Sub Rosa, GE Open Their Garage To Do-It-Yourselfers

People who make stuff are both trendy and an emerging boost to the economy. One in three people who make products themselves, ranging from Lego replacement pieces to engineering systems, earn money from their efforts.

And 46% of income/commerce makers say their making activity is or is likely to be their job; 20% actually have maker jobs now, while 25% said that making things would be their job in the future, according to the Maker Market Study and Media Report.

Now, GE is inviting them to tinker in their garage. Experience design firm Sub Rosa and GE are launching the “GE Garages” event platform consisting of workshops and programming that offers participants hands-on access to advanced technologies (think 3D printers and laser cutters) and raw industrial materials via mentored prototyping and instructional learning.

"GE asked themselves the self-defining question of what would innovation and invention mean in the 21st Century?" said Jeff Kempler, COO, Sub Rosa. "It isn't a closed wall business, but rather a permeable place where like-minded individuals can come together to create, design and innovate."

The concept initially launched at SXSWi in 2012 with an event that included everyone from the founder of Tumblr to a 13-year-old girl who designed a bike rack for her school. After that, “Garages” expanded to local colleges, including Rice University and the Maker Faire in San Francisco.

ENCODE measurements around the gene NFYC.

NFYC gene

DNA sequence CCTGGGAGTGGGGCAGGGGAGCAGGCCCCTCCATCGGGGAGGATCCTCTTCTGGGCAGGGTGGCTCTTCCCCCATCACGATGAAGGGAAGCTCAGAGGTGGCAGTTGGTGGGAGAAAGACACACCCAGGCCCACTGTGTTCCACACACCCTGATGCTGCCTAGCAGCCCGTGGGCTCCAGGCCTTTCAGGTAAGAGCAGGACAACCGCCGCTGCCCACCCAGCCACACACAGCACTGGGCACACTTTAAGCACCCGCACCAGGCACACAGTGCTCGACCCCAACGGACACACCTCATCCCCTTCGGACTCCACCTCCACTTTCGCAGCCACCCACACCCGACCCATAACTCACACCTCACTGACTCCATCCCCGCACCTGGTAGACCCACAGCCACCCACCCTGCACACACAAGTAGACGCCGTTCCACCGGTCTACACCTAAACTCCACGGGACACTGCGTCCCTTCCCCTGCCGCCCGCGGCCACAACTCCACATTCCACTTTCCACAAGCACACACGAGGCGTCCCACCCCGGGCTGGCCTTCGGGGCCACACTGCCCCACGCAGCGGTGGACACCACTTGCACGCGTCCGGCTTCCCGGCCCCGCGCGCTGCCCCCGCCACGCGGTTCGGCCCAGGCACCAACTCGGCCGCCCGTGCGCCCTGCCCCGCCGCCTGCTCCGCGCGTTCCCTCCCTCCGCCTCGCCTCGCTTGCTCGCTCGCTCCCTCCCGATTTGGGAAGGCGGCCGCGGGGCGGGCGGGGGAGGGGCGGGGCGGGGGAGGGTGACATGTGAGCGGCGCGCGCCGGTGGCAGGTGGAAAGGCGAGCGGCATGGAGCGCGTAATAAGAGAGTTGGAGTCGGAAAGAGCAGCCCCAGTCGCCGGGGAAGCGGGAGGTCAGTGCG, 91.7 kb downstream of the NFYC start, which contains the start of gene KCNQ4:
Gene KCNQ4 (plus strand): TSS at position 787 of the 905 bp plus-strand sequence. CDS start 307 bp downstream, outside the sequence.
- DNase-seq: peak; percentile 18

Now, “GE Garages” has opened a location in Washington DC running through April.  "We really shifted from an idea to creating a viable prototype to now enable people to develop on-going skills that can help them move into a new career path," says Kempler. The experience also now focuses more on the end result. Experts from Tech Cocktail, Local Motors and the United States Patent and Trademark Office will be on hand to address questions and troubleshoot throughout the ideation process.

At the same time, NY-based Sub Rosa and GE want to position “Garages” as another TED-type platform. The project isn't entirely a charitable cause, but GE isn't focused on monetizing its efforts just yet. "We want to become a brand that enables people to self-organize by offering open-source initiatives," says Kempler. As such, the “Garage-In-A-Box” concept includes digital assets as well as providing partner contact information and ways for potential organizers to obtain necessary gear, such as welder equipment. Therefore, anyone can open a garage in their local community. 

GE and Sub Rosa have been focused on introducing online efforts - such as lessons, tutorials, and tools - that enable people to participate beyond the physical garage location. "Many of our participants have 9-to-5 jobs so it is hard for them to visit when they have work," says Kempler. Plus, "it's no good if your project will take a week to complete but we are only open for three days."

Ultimately, “Garages” will grow beyond the physical location to become a multi-channel, multi-faceted collaborative community. 

International expansion is in the works. GE and Sub Rosa are planning to open a shop in Africa later this year.

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